Carolina, and Dowall, of Tennessee.
Democrat*, bitterly assailed the reso?
lution. Mr. Byrnes Insisting that con?
gress after the Spanish war "did not
attempt to InOttH MeKlnh v." Mr.
Ilyrnes saiil to- did not believe then
was a man small enough to question
tie heOKWtJ of ihr president, "or no
peanut polltlelan small enough to
?piesMon the amount paid for his
Washington, Fob. 16.?The White I
ijom*' annoumed today that Prcsi
dwui Wilson befoi e his rotlrona at on ,
M ?n h 4th would make a final item
ii o. 11 Mmwiiu,' the disbursements
gad allotments made b\ him out of ,
gga % J II I.?. a at fund voted htm
i.\ - ongress.
Sale of Bonds to the Extent of
$200,000 Through Lawrence
rharVston. Feb. 16- It was nn
.'i riai th.it ihe bonds of
Mm Sunt., river hettge district
Charleston. Borheloy and Wilhams
nursj counties had bees sold Ihrough
i..iu ps> i \i Plncaney for |lei and
gsorued Intoreot. The issue totals
' 406 ami will he used In tie con?
struction or the hrldejr aeyoeg Ihe Han
|OI river, about slvty wllei from
This la considered an eaeellenl price
fi, 11,. i?..nds \ M.i t he i ommtsntonei s
?. psport <i to be well plena* >\ with
the peeerd Home tlmi age bhti lor
these bonds wer.- opened, bul they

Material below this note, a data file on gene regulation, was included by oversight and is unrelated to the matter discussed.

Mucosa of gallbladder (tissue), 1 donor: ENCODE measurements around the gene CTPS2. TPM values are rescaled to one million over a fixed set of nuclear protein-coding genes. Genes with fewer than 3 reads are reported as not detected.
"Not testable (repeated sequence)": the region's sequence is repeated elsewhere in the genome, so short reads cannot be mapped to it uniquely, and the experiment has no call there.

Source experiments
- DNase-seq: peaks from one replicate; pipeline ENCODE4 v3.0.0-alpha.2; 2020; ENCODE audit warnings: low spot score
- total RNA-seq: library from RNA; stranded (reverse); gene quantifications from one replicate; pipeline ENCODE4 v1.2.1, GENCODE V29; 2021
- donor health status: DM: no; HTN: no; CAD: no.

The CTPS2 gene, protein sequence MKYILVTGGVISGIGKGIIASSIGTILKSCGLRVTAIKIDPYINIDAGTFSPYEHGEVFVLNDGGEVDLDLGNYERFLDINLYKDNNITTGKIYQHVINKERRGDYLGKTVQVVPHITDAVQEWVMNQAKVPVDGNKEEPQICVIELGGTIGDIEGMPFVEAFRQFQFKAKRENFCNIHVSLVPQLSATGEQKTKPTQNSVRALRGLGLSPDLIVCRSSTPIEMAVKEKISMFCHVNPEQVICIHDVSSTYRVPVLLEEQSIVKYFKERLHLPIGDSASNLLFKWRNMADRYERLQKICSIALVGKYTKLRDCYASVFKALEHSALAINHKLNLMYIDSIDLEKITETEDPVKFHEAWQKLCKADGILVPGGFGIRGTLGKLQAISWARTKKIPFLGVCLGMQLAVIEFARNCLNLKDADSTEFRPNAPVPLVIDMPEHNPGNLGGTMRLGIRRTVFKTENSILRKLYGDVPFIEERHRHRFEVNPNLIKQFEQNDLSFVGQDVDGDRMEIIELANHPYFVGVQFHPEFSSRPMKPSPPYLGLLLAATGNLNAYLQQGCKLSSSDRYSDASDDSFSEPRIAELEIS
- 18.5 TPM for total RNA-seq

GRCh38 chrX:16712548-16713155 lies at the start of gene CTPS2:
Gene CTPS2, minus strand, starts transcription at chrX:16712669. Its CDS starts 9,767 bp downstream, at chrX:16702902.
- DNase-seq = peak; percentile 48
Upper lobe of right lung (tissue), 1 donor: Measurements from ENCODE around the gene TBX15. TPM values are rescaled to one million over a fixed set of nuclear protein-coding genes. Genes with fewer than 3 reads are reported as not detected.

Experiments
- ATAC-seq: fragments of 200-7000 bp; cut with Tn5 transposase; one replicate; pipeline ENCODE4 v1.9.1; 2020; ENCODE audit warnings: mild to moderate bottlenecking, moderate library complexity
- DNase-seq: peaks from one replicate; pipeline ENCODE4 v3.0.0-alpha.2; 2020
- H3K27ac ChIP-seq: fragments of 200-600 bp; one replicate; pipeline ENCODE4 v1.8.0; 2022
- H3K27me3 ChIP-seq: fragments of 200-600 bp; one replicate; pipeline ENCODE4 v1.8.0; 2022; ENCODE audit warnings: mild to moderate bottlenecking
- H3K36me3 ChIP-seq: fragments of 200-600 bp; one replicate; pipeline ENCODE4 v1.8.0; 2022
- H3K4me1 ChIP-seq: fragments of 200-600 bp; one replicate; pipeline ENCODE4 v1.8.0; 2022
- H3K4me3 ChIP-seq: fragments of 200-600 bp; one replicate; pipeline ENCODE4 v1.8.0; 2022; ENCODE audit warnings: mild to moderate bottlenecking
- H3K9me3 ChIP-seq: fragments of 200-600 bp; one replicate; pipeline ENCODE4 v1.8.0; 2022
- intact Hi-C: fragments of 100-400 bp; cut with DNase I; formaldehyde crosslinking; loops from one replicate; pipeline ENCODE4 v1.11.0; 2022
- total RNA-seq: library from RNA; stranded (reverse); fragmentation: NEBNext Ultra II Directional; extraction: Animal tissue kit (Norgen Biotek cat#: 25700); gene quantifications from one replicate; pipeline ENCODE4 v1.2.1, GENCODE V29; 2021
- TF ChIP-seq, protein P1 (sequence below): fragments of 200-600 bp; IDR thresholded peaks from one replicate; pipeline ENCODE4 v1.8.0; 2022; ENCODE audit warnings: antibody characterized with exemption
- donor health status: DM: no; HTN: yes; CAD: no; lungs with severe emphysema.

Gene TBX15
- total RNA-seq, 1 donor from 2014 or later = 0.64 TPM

p/ore n l< i led b< i suse the commission'
ers felt thai n higher price was to he
lud Their lodgment in the matter
a been \ imln a ted,
DI AN*A~V HEIGHT
RATES ADV AM'KT
on. leb. 1 Passen gef
ht rai In I ndra ns were or
[yr by n?? Interstate ? i m
Isslon t" !>? i i ised 10 the
Ate lilies, effective
lied April, ih;>(>. "Ito Just a
By Vote of 30 to 14
Wightman Bill to
j Columbia, Feb. 16.?The Niltl to- j
day Indefinitely postponed by a vote j
<of 30 to 14 Senator Wlghtm.in's bill |
to abolish the stute tax commission, j
The vote, which saved the tax com- j
mission, followed a lengthy debate.
The icastl late today adopted the |
resolution adopted by the house fix?
ing noon Thursday as the time for
electing an associate justice of tho
Isuprunic court. This followed an ut
Ittipl to postpone the election until
in Ki week.
Automobile Turns Over While
Being Driven at High Speed,
Pursued by Officers
Liiuolnton. N. (*,, Feb. 1 n a
desperate effort to outrun and escape
?Sheriff J. U Abernethy and deputies
of Lincoln county in hot pursuit T. A.
Yarborough of Columbia, S. C, was
I almost insta nt ly killed when an au?
tomobile in which he and a compan?
ion named Alley, also of Columbia,
were speeding turned a somersault
near here this morning.
Alley is in Jail here charged with
transporting liquor while Sheriff
Abernethy has in his possession 50
gallons of liquor found in the auto
1 mobile and what remains of the ma
Yarborough and Alley hud passed